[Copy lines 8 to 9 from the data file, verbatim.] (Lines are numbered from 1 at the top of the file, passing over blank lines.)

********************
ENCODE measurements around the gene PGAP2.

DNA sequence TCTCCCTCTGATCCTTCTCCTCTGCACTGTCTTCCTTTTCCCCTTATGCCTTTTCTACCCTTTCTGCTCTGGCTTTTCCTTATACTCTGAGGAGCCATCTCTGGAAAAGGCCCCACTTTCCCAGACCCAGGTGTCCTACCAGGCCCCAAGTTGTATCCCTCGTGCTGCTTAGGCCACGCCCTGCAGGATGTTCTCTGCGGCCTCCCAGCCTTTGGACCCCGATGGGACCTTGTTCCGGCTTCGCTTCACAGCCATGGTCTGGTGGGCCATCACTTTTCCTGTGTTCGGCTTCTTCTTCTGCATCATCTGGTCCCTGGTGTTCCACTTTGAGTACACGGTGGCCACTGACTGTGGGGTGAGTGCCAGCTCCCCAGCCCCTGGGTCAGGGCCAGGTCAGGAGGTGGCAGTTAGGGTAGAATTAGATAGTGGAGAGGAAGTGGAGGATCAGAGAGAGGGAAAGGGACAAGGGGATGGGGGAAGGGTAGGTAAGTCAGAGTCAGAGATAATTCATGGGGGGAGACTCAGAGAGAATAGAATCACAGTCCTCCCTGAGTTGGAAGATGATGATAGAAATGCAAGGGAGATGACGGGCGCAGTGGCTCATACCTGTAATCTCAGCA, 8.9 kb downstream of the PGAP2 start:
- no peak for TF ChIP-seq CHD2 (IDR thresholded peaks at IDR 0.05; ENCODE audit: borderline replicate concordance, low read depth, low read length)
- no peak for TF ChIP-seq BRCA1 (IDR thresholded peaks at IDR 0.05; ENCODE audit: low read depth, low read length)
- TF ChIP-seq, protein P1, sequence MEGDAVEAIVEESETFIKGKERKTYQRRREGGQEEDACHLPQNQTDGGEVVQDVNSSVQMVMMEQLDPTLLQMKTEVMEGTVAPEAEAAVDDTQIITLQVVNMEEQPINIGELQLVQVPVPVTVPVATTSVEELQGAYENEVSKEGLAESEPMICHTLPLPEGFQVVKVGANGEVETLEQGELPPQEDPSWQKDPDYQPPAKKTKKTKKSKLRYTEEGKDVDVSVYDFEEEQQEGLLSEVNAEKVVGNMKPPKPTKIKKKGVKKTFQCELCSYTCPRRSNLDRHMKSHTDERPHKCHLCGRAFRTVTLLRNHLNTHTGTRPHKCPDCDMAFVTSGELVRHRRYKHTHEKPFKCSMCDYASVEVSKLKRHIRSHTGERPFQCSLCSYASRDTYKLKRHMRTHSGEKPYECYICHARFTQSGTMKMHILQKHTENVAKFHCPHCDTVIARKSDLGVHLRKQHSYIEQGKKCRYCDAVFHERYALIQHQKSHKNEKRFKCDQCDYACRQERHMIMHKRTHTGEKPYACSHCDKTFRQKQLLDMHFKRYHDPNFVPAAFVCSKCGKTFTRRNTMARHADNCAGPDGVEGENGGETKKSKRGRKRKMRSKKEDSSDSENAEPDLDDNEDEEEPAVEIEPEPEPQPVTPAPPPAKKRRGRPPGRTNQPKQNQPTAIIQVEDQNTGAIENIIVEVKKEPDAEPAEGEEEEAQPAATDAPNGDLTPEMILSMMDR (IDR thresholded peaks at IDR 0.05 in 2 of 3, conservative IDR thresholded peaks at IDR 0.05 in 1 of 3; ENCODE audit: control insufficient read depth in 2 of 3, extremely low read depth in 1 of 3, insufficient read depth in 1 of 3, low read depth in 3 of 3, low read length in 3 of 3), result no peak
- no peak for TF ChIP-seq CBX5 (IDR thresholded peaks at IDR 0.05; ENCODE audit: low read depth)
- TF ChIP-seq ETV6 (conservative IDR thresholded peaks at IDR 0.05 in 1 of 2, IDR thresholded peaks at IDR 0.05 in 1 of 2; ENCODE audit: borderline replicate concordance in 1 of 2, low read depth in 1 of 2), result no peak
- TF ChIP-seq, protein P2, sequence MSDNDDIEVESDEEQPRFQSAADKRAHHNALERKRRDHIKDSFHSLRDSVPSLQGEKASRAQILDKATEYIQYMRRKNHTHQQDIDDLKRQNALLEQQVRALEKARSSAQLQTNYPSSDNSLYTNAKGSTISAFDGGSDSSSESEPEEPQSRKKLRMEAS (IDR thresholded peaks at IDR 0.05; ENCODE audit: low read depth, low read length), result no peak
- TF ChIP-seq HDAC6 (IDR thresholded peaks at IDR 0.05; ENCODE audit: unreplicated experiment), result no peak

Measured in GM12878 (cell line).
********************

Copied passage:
- TF ChIP-seq, protein P2, sequence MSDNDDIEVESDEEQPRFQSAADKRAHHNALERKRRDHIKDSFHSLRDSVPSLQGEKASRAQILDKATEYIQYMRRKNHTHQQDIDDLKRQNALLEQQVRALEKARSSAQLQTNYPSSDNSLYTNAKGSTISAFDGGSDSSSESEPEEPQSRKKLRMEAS (IDR thresholded peaks at IDR 0.05; ENCODE audit: low read depth, low read length), result no peak
- TF ChIP-seq HDAC6 (IDR thresholded peaks at IDR 0.05; ENCODE audit: unreplicated experiment), result no peak